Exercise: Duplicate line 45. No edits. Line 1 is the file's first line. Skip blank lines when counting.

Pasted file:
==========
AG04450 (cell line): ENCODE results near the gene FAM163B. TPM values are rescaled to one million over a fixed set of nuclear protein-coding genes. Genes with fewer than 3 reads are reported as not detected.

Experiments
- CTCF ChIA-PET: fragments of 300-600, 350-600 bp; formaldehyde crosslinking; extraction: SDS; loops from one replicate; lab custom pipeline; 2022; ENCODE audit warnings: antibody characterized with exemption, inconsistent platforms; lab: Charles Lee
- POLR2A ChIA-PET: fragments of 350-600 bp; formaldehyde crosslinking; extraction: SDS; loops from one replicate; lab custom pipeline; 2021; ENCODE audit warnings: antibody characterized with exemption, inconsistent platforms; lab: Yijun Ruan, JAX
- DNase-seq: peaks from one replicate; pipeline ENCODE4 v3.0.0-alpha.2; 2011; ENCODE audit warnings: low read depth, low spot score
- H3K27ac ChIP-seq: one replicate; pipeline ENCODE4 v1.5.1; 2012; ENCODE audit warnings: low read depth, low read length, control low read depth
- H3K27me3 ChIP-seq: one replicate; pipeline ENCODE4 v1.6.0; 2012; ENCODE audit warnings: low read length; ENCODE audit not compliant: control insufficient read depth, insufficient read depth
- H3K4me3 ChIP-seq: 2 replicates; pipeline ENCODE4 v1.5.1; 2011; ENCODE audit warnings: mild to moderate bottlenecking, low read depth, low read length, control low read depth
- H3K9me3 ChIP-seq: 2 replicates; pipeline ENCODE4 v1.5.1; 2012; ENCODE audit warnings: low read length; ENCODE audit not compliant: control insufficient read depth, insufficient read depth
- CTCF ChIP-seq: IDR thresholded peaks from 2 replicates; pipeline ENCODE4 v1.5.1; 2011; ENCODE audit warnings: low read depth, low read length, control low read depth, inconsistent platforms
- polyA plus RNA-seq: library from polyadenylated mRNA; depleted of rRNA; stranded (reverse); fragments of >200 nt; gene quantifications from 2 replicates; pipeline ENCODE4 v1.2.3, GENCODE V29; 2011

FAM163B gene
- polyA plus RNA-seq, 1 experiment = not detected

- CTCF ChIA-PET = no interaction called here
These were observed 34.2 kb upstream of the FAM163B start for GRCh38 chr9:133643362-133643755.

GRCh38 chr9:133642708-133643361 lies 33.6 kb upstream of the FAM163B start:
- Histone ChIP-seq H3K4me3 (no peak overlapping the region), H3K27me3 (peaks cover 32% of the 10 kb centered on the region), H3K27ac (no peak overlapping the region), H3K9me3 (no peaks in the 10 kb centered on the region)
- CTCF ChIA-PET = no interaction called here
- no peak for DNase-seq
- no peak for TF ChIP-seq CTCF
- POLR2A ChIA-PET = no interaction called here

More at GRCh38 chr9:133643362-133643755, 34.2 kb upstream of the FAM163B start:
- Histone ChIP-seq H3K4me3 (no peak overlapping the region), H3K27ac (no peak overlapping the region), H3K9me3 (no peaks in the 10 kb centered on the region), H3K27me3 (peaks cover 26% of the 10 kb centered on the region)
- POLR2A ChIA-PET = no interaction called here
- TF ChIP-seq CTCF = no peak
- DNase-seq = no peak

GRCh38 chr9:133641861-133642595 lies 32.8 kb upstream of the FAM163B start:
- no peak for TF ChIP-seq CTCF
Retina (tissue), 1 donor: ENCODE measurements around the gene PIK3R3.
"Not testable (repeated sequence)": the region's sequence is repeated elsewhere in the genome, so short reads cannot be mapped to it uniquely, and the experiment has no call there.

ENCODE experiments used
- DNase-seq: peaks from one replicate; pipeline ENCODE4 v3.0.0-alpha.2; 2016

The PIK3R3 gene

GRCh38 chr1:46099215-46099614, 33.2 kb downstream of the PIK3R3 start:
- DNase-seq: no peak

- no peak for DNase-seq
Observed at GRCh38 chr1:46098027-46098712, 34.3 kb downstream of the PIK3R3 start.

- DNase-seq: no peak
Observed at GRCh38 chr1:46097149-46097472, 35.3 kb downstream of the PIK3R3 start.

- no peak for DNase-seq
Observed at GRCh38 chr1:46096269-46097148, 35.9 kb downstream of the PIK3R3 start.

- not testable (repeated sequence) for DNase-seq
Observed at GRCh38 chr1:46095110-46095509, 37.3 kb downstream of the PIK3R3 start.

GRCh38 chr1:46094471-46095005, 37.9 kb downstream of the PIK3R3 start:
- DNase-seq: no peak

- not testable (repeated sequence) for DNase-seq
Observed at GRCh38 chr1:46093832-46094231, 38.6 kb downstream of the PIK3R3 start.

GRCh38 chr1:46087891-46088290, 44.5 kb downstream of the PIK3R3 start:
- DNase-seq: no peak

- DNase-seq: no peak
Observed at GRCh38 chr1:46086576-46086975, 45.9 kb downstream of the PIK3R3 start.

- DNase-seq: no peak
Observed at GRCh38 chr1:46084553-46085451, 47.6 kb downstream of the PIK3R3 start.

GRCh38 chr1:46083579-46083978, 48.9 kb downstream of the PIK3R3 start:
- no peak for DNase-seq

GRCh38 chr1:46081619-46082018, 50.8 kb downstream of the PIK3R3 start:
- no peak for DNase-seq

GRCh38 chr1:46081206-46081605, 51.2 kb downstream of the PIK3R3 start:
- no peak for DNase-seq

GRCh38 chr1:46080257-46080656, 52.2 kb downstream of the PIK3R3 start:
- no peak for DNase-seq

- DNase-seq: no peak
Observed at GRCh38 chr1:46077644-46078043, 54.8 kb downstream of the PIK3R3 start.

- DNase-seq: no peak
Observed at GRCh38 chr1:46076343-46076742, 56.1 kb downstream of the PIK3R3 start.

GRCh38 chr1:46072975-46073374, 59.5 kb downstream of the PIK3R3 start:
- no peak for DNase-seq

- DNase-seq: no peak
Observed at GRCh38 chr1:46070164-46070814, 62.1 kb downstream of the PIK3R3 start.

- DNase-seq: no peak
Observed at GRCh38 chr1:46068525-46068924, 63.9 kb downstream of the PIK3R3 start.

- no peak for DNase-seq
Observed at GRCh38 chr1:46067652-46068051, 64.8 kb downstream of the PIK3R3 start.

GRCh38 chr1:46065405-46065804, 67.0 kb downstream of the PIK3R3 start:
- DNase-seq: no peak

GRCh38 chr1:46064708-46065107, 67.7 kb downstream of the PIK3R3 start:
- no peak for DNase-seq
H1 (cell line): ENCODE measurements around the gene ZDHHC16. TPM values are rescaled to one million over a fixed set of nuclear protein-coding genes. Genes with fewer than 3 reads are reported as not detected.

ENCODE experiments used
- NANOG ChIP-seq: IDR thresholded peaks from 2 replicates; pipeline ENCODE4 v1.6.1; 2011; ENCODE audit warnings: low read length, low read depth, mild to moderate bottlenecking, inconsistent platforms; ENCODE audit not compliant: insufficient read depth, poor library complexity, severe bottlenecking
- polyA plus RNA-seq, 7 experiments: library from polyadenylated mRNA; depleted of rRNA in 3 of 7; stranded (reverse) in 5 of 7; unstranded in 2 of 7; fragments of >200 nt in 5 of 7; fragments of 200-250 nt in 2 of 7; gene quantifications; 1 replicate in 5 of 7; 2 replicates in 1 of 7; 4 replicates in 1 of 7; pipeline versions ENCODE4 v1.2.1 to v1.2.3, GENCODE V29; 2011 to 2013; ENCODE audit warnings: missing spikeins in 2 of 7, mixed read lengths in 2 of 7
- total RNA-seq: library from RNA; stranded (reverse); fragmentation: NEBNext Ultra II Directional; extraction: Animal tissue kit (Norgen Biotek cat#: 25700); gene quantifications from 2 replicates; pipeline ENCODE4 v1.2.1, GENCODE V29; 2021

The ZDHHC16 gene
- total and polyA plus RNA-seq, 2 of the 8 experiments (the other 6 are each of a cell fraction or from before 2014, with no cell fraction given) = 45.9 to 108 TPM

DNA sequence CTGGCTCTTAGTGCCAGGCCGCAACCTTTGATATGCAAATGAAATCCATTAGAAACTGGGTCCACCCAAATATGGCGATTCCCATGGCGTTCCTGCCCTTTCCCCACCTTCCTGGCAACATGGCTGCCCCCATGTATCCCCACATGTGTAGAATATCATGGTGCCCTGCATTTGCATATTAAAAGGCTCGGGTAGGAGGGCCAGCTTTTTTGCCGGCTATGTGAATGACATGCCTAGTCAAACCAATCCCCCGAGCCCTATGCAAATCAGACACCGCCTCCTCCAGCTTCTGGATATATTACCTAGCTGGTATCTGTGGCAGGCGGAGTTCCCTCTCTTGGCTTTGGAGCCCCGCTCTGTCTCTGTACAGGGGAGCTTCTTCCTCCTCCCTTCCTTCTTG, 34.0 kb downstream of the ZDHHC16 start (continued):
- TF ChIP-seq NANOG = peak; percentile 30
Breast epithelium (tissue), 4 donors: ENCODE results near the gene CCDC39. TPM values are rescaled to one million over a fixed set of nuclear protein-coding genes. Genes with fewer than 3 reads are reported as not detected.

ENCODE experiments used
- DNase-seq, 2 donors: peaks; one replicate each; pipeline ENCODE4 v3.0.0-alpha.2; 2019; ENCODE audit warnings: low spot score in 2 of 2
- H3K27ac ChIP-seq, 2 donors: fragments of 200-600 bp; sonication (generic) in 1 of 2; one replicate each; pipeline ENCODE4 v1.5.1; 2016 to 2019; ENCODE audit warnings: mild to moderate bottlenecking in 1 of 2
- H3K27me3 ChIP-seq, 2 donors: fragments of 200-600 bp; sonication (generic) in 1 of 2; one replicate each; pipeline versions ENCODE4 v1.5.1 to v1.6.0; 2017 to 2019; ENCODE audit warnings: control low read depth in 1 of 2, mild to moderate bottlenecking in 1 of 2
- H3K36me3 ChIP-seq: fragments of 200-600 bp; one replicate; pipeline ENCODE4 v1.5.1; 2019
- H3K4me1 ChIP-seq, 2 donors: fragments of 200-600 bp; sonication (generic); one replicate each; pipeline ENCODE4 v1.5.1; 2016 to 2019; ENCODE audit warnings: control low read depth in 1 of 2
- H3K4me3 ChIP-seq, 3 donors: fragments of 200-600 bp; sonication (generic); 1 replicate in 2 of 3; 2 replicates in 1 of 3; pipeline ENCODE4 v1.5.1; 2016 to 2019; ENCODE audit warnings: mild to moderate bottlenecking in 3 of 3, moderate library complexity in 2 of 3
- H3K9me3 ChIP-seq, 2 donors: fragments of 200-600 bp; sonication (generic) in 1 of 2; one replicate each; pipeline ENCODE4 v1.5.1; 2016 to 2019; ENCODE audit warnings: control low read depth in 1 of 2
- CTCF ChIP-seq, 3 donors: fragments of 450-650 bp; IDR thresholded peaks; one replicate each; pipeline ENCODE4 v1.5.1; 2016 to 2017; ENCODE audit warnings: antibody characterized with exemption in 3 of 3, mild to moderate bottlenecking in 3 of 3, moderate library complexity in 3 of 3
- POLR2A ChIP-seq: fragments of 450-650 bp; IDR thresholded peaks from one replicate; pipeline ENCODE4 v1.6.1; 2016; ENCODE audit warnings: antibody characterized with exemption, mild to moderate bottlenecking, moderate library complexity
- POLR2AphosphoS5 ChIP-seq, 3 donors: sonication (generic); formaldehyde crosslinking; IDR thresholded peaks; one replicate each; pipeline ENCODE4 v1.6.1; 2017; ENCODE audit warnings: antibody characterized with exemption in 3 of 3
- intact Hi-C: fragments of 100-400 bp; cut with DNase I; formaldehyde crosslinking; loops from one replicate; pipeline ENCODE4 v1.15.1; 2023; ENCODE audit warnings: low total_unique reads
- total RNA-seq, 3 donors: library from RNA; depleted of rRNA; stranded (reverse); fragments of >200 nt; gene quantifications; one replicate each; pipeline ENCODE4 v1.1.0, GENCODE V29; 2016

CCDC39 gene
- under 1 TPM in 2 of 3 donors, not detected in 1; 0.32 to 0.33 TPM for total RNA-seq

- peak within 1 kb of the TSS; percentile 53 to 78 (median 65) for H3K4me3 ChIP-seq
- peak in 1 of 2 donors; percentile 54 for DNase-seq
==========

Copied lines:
- DNase-seq: no peak